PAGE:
Ten Little Suffergets tells the sad tale of ten little girls who lose their pro-suffrage leanings when they spy shiny objects like toys, men, and the Sandman. The 1915 picture book ends with the final baby suffragette cracking her baby doll’s head open. “And then there were none!” ends the book on a gleeful note.
The suffrage movement, both in America and England, involved angry debates about the ideals of womanhood, the power and purpose of government, and how much beer everyone should be drinking. The debate continued until the passing of the 1918 Representation of the People Act in Britain, and in the U.S. with the 19th Amendment in 1920. While often overlooked today, the anti-suffrage movement attacked the power-hungry, unnatural women (as they saw the suffragettes) with word and policy and pen and ink.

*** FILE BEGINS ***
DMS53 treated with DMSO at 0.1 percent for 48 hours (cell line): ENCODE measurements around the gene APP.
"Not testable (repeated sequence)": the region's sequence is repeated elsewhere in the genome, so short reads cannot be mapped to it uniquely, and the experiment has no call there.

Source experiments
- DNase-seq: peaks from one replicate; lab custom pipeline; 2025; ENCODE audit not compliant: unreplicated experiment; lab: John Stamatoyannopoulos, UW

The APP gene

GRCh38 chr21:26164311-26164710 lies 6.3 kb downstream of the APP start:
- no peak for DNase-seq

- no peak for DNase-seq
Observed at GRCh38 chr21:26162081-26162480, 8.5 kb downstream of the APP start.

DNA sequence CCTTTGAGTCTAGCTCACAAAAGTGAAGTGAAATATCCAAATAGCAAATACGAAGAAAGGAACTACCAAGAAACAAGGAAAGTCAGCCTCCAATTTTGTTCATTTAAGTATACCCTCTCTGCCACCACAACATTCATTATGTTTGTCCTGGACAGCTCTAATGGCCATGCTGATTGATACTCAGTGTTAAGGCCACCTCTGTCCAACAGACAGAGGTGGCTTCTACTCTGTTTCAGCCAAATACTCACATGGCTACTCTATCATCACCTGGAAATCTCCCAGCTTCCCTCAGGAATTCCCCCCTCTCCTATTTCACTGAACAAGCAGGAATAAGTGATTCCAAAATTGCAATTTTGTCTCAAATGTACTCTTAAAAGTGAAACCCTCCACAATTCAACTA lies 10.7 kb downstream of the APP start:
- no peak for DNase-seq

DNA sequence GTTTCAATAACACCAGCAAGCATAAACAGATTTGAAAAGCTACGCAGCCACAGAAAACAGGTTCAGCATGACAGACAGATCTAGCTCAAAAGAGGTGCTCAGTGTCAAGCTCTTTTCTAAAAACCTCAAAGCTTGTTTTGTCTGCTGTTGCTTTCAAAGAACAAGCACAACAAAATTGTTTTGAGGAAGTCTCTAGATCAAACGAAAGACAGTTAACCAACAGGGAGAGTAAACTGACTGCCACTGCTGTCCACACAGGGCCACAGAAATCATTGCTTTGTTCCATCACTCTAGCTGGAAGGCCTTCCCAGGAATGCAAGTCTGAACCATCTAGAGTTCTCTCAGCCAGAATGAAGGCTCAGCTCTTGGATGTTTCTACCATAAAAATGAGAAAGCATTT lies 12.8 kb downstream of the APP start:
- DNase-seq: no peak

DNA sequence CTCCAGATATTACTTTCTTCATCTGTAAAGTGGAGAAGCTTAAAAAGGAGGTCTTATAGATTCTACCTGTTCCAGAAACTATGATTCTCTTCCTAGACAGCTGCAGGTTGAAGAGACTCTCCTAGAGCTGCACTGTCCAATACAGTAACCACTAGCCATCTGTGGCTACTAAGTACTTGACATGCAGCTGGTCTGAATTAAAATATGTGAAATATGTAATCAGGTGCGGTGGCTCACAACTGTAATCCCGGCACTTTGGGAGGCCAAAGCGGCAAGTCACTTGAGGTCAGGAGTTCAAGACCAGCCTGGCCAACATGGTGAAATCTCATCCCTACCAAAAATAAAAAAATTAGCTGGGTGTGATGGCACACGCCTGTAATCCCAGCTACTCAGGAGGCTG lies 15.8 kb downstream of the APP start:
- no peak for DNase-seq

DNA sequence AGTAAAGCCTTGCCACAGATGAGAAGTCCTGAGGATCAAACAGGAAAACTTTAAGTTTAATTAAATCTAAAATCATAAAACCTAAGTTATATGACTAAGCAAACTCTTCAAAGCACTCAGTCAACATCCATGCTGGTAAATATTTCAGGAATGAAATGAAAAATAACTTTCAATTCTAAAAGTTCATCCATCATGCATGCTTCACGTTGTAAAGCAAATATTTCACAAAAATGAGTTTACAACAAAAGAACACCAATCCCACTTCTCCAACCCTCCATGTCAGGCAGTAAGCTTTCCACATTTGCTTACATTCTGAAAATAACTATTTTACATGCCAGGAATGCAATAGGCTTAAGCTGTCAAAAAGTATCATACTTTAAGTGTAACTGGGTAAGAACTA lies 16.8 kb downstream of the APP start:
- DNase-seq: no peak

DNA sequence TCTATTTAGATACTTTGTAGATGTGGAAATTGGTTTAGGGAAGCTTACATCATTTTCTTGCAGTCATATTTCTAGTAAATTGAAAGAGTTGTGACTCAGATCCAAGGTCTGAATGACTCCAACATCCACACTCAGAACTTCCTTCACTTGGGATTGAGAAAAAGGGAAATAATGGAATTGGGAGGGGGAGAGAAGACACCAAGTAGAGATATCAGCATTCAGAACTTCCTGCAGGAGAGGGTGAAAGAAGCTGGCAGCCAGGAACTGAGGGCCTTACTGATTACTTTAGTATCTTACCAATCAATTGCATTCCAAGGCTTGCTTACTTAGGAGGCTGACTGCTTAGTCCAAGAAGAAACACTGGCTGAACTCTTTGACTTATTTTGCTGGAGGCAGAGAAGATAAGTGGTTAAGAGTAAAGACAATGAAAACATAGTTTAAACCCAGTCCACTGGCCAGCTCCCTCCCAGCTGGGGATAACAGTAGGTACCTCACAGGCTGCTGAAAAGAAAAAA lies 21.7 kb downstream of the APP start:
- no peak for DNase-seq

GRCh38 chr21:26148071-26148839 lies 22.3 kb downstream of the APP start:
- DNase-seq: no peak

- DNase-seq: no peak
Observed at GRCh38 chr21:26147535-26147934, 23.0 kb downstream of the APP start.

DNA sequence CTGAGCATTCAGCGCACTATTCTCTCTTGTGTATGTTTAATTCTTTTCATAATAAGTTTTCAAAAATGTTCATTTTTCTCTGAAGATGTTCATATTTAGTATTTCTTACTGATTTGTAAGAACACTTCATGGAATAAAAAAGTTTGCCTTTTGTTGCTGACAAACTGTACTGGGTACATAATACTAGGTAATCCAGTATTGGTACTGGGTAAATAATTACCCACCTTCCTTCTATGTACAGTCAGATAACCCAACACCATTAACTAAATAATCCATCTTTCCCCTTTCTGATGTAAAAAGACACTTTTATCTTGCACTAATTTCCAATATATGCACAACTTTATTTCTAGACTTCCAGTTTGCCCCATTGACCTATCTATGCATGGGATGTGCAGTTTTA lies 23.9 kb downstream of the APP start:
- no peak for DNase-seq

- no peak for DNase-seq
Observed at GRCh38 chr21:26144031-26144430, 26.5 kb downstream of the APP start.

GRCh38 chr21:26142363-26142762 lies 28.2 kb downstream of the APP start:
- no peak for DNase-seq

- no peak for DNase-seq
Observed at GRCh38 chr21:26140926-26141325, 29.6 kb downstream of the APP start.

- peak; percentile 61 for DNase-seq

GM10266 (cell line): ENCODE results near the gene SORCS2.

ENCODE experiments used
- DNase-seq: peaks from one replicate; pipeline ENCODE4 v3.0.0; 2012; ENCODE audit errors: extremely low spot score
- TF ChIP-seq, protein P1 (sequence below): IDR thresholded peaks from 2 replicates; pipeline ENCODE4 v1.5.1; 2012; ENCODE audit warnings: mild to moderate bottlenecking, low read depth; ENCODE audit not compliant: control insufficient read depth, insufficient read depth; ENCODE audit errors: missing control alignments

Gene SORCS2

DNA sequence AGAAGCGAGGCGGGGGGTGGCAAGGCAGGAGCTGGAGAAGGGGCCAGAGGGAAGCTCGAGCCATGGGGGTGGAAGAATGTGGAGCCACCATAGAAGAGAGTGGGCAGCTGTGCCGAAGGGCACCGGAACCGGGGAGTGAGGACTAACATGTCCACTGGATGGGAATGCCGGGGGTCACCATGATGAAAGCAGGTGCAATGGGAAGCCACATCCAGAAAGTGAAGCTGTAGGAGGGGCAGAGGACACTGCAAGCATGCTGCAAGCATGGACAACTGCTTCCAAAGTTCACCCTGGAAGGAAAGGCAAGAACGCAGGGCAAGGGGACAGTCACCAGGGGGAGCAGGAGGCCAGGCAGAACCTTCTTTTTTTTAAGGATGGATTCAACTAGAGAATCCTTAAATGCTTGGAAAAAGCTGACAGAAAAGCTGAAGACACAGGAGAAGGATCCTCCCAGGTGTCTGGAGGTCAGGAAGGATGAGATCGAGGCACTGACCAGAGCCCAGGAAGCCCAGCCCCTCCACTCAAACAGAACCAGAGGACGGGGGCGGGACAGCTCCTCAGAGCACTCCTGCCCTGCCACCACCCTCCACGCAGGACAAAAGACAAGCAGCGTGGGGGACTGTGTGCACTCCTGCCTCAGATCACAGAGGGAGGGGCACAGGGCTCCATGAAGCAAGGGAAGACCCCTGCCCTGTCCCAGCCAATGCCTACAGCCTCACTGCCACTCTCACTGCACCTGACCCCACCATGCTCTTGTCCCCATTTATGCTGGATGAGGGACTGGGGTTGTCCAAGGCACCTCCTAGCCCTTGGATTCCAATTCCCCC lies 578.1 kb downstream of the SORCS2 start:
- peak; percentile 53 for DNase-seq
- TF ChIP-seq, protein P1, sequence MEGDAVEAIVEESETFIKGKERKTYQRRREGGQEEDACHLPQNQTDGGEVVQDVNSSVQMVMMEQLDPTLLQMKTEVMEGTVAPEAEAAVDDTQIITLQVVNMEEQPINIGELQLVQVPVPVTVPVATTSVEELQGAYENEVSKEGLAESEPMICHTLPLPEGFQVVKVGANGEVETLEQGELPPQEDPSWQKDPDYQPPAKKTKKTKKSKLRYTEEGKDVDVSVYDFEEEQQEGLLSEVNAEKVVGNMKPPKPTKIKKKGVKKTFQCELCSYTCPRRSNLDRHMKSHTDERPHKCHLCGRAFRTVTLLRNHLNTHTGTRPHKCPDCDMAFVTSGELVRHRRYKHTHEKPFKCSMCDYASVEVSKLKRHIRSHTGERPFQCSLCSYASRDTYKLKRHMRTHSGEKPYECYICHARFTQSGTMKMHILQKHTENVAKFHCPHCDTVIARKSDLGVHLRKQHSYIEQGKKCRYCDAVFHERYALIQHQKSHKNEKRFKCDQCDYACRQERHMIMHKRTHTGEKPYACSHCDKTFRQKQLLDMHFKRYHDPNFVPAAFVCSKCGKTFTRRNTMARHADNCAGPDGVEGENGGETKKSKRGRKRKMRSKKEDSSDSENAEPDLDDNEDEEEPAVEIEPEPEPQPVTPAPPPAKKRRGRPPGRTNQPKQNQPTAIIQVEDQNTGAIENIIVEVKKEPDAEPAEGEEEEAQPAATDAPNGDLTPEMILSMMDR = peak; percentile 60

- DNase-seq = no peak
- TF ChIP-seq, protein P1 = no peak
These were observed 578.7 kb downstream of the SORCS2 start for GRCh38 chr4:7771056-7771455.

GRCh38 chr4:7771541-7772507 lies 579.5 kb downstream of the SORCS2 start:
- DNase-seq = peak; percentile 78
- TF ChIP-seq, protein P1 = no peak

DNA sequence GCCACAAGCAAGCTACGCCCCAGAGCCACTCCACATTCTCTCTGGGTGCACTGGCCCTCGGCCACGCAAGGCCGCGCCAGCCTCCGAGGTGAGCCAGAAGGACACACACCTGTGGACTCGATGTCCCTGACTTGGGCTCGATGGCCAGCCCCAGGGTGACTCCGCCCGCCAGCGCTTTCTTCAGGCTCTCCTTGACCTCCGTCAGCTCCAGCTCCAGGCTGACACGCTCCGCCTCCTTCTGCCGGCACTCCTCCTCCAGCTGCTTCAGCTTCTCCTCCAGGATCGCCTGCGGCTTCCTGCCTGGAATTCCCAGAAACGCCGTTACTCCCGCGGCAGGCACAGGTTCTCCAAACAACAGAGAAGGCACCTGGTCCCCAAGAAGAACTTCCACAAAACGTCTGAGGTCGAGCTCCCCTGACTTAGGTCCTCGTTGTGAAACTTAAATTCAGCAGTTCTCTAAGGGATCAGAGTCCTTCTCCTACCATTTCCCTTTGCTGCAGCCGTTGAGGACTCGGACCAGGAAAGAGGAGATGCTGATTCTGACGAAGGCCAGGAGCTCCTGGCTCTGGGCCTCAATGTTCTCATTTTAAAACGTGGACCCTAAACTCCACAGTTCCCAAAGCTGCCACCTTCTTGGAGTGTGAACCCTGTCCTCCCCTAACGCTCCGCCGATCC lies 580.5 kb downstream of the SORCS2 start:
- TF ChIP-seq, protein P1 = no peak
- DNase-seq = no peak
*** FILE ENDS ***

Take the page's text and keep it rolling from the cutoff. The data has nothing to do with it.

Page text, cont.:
Comic poetry was another outlet for suffragette retaliation. In Are Women People?: A Book of Rhymes for Suffrage Times, Alice Duer Miller listed 12 common reasons for anti-suffragette belief. On the next page, she writes, “Reasons Women Should Not Have Pockets.” These reasons include:
1. Because pockets are not a natural right.
2. Because the great majority of women do not want pockets. If they did, they would have them.
3. Because whenever women have had pockets they have not used them.
4. Because women are required to carry a great number of things without pockets as it is.
Responding to the claim that women would be placed in danger while visiting the polls, the author mimics an equal-opportunity anti-suffragist.
“You must not go to the polls, Willie,
Never go to the polls,
They’re dark and dreadful places
Where people lose their souls.”